But at 08.00, it was all over. We were all on stop, strapping on our crampons and making ready for the descent. Up and across was a daring but efficient way, I thought. I glanced over at PJ and knew it would be good to bring him down. “You did it!”, I said. “I knew you could!” For being so notorious, and the altitude taken aside, the pass had not been difficult at all. A whole new world of unknown peaks and valleys opened up before us. That is the beauty of passes: they are a challenge, but one with a purpose of getting from A to B, and the curiosity of knowing what is on the other side will bring you there.
We were soon to find out that the challenge of Tashi Labsta lay there, at its western foot, where a maze of glaciers barred the way to Na (the first village across in the Rolwaling). We set off on a steep descent from the glacier. At the bottom of the slope crevasses gaped, we negotiated in between them. Soon after we stood above a 10-15m vertical wall of ice where, to my dismay, we were again not secured. A vision of me swinging and banging my head again got a hold of me and I froze. The guide from a group heading up helped me down.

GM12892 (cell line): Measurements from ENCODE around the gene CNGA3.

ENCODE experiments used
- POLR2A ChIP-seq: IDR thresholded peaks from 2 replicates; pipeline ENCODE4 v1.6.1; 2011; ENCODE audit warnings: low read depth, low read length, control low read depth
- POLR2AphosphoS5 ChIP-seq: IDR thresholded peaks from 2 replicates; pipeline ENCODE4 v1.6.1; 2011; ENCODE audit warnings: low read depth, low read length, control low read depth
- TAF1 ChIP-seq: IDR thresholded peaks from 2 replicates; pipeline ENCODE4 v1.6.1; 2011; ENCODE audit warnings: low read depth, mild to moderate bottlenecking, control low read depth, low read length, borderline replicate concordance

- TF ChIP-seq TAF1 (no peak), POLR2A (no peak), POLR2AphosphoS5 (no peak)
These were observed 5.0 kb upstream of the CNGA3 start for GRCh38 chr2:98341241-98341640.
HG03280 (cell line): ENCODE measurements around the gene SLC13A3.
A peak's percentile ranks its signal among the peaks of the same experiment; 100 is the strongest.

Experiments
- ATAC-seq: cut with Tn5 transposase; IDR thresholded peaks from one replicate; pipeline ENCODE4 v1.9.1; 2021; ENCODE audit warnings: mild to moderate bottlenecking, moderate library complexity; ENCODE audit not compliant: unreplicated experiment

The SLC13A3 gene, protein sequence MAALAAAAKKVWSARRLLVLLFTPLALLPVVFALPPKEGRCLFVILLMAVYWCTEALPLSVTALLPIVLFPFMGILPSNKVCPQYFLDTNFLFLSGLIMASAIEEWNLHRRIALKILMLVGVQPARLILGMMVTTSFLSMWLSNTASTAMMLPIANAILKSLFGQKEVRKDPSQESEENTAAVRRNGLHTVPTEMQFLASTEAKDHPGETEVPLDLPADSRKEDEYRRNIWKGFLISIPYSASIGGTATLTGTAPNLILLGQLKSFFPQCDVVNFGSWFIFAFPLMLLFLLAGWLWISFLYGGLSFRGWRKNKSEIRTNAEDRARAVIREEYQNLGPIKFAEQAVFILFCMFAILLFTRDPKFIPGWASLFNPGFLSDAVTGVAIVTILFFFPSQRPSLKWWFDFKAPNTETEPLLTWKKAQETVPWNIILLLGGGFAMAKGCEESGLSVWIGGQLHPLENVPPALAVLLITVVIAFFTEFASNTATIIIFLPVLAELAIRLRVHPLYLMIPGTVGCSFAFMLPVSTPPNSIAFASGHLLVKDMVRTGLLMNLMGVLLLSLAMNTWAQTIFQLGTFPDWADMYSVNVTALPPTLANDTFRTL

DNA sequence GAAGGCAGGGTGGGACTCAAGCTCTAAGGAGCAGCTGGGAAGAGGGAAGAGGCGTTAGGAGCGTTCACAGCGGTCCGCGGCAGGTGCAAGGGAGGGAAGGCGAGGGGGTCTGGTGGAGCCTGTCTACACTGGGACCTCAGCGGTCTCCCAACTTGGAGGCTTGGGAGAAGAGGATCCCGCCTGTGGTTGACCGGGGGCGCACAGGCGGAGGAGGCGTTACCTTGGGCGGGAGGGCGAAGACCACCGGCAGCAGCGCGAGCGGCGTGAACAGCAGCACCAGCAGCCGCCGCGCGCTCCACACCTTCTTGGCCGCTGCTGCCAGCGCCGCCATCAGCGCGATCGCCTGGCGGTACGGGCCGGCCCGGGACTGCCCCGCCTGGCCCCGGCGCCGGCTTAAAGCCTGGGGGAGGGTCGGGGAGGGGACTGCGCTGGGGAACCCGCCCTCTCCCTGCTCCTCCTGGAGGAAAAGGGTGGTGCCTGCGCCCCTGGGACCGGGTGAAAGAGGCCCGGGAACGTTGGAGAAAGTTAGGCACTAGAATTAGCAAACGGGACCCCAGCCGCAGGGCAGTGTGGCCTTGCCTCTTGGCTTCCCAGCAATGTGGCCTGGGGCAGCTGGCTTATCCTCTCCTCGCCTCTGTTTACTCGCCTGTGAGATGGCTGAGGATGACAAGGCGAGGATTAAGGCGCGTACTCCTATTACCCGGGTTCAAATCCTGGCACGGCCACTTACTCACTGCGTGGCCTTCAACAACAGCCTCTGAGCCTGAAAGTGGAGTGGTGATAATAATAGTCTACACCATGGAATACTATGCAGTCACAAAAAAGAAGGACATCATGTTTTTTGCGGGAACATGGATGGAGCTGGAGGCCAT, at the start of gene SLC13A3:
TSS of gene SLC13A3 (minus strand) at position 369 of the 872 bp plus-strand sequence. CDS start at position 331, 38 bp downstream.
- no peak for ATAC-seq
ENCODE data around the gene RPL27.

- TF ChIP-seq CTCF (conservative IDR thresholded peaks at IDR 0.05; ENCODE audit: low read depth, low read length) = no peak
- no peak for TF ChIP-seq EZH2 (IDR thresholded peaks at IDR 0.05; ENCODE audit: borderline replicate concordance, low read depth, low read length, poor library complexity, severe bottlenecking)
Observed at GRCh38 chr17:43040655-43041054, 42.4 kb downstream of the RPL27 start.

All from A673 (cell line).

For a long time after we walked in the shade of the mountains, in the ditch between ice falls and rock and the large moraine that separated us from the Drolambau glacier. Kami and Mingma seemed to grow more impatient, they were almost stressing me out. I felt increasingly worried about PJ, who stumbled and coughed more and more. We really need to find water. In the end it was Marylene who had the wit to whack with her axe into one of the many frozen puddles of glacial water.